New York’s Bill to Decriminalize Low-Level Drug Possession

    A New York senator has launched a bid to decriminalize all low-level drug possession in the state. If his bill becomes law, it would end arrests and jail time for possessing smaller quantities—instead, people caught with drugs would face a fine, which would be waived if they get a “needs screening.” This kind of law is already in place in Oregon. It could have a major impact in a state the size of New York.

    Senate Bill 2340, introduced January 20 by state Senator Gustavo Rivera (D), would apply to all controlled substances. It would eliminate the lowest-level drug charge in New York: drug possession in the seventh degree, a Class A misdemeanor. The charge currently applies to under a half ounce of heroin or opioids, or under 50 milligrams of PCP, 500 milligrams of cocaine, 1 gram of ketamine or 28 grams of GHB. It’s punishable by up to one year in prison.

    Removing arrests, jail or prison as potential penalties, the bill would instead make low-level possession a civil violation, subject to a $50 fine. But instead of paying the fine, you could get a “needs screening,” offered to try to help you find mental health or substance use disorder treatment, or help with finding a job, housing or food. The fine would be waived if you get an assessment within 45 days of your ticket, and no one could arrest you for not paying the fine.

    SB2340 would also repeal two other laws in New York: one that makes it a crime to inject someone else with drugs, even with their consent; and another that makes everyone present liable for a drug possession charge if drugs are found in a car or in a room. Prior low-level possession conviction and arrest records would be automatically expunged, and anyone currently on probation, parole or pretrial release would have the same protections.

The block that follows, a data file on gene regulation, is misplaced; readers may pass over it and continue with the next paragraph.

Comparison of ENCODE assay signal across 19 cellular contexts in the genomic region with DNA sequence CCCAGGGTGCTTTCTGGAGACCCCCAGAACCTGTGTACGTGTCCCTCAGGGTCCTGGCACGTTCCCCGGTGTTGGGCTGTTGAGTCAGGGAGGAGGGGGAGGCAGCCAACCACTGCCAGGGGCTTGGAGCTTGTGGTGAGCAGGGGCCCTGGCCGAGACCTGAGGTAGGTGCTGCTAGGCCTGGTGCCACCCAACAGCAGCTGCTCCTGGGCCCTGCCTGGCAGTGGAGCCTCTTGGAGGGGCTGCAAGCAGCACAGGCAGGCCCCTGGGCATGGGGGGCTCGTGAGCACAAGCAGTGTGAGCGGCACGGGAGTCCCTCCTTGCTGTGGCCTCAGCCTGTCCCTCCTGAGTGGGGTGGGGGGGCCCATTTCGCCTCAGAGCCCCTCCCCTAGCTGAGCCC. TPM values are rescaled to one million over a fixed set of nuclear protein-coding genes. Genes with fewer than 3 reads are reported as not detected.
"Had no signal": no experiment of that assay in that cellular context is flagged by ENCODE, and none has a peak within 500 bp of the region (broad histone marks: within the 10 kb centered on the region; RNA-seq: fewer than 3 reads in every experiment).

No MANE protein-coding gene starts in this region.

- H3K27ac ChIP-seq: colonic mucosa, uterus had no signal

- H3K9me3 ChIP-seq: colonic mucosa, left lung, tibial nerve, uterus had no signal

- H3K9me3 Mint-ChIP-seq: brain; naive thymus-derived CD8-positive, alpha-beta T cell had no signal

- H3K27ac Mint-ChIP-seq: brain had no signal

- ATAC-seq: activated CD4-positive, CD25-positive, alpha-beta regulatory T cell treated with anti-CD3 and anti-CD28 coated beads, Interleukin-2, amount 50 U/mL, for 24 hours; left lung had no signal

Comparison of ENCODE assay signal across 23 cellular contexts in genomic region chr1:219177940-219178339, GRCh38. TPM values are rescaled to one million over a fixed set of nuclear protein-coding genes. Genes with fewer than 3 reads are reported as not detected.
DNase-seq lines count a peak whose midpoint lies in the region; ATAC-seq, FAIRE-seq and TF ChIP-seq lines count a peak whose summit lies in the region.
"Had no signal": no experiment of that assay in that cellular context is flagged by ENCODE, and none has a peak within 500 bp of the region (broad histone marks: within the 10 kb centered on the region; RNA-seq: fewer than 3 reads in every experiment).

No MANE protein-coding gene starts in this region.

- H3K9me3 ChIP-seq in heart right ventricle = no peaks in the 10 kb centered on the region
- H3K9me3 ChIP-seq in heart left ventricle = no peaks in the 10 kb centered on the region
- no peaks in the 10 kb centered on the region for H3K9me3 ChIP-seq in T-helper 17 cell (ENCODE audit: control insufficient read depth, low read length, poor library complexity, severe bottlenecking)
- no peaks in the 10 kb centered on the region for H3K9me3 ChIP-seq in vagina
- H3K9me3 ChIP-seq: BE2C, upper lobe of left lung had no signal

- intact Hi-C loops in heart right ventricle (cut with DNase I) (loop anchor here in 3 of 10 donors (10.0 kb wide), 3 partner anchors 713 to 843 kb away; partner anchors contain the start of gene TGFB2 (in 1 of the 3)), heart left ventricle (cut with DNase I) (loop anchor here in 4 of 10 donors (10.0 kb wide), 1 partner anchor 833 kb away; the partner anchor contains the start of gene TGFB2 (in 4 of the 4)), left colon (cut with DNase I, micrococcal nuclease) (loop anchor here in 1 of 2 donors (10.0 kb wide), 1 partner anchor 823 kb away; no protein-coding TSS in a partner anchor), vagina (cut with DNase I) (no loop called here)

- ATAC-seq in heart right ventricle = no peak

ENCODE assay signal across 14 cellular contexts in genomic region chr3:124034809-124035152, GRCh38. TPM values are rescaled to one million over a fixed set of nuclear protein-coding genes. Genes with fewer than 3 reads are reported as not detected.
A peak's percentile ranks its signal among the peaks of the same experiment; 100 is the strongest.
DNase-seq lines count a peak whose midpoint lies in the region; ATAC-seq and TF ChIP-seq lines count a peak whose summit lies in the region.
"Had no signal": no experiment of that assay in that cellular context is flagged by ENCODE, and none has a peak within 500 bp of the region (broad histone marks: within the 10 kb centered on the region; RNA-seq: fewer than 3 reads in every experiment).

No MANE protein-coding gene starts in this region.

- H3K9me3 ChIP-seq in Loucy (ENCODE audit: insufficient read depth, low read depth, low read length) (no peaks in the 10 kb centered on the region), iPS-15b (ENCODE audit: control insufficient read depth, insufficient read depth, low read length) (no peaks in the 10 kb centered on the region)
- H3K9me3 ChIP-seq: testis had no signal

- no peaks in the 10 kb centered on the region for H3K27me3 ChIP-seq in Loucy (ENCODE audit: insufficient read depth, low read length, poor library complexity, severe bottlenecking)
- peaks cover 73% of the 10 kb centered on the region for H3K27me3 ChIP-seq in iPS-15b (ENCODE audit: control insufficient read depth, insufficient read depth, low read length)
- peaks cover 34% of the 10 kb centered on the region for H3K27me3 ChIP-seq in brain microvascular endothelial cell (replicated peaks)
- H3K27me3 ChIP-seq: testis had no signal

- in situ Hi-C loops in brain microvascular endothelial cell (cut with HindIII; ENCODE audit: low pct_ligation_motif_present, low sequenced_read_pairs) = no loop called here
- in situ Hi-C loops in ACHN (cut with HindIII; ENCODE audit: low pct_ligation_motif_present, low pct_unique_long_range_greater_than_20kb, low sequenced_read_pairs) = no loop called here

Significantly, people with drug convictions, people formerly incarcerated and others directly impacted by the drug war would be included on the task force.

    The bill would also create a task force to meet and study the best ways to “[treat] substance use disorder as a disease, rather than a criminal behavior.” Its 21 members would include state-level commissioners and others appointed by the governor and legislature, as well as experts in mental health and substance use disorder treatment, criminal justice and law, public health and harm reduction—among other specialties. Significantly, people with drug convictions, people formerly incarcerated and others directly impacted by the drug war would also be included.

    The task force would help determine the personal-use possession thresholds for each kind of drug that would be reduced to a civil violation under the law. Such thresholds would be critical to how much protection people get in practice; advocates have condemned the thresholds in British Colombia’s imminent decriminalization model, for example, for being too low. The New York task force members with lived experience, or experience of working with people who use drugs, could—in theory—push for thresholds that accurately reflect what people consume on a regular basis.